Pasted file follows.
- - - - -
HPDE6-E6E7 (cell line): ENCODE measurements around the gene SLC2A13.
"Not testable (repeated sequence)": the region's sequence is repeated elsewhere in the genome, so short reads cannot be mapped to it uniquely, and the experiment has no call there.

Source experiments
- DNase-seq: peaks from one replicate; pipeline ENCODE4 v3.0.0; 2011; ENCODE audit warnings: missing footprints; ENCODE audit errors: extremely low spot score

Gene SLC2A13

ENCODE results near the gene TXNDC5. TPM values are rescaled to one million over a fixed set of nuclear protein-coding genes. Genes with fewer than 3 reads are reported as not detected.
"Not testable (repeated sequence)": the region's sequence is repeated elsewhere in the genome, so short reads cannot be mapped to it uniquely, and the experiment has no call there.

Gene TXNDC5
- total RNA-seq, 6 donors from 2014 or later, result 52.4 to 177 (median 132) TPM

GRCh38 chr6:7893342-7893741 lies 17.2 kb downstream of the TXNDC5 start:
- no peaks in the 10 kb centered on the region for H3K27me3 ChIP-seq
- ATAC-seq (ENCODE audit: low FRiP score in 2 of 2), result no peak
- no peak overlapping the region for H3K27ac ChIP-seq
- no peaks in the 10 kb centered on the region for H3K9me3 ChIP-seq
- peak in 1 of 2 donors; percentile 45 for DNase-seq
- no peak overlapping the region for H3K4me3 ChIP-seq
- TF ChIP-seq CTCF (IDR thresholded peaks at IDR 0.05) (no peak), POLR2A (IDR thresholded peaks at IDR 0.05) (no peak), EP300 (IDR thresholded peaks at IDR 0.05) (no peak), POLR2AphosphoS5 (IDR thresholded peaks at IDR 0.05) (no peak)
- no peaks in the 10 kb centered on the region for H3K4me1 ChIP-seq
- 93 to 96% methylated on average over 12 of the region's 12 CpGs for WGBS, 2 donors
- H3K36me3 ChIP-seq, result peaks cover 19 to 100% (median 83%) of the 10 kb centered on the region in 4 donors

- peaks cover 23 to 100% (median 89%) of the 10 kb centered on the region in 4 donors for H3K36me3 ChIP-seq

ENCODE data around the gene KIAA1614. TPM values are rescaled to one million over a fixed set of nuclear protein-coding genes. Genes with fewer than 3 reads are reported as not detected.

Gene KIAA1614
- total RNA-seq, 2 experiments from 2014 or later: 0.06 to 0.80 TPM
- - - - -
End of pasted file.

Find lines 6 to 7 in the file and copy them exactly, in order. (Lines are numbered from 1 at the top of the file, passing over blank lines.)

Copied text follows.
ENCODE results near the gene TXNDC5. TPM values are rescaled to one million over a fixed set of nuclear protein-coding genes. Genes with fewer than 3 reads are reported as not detected.
"Not testable (repeated sequence)": the region's sequence is repeated elsewhere in the genome, so short reads cannot be mapped to it uniquely, and the experiment has no call there.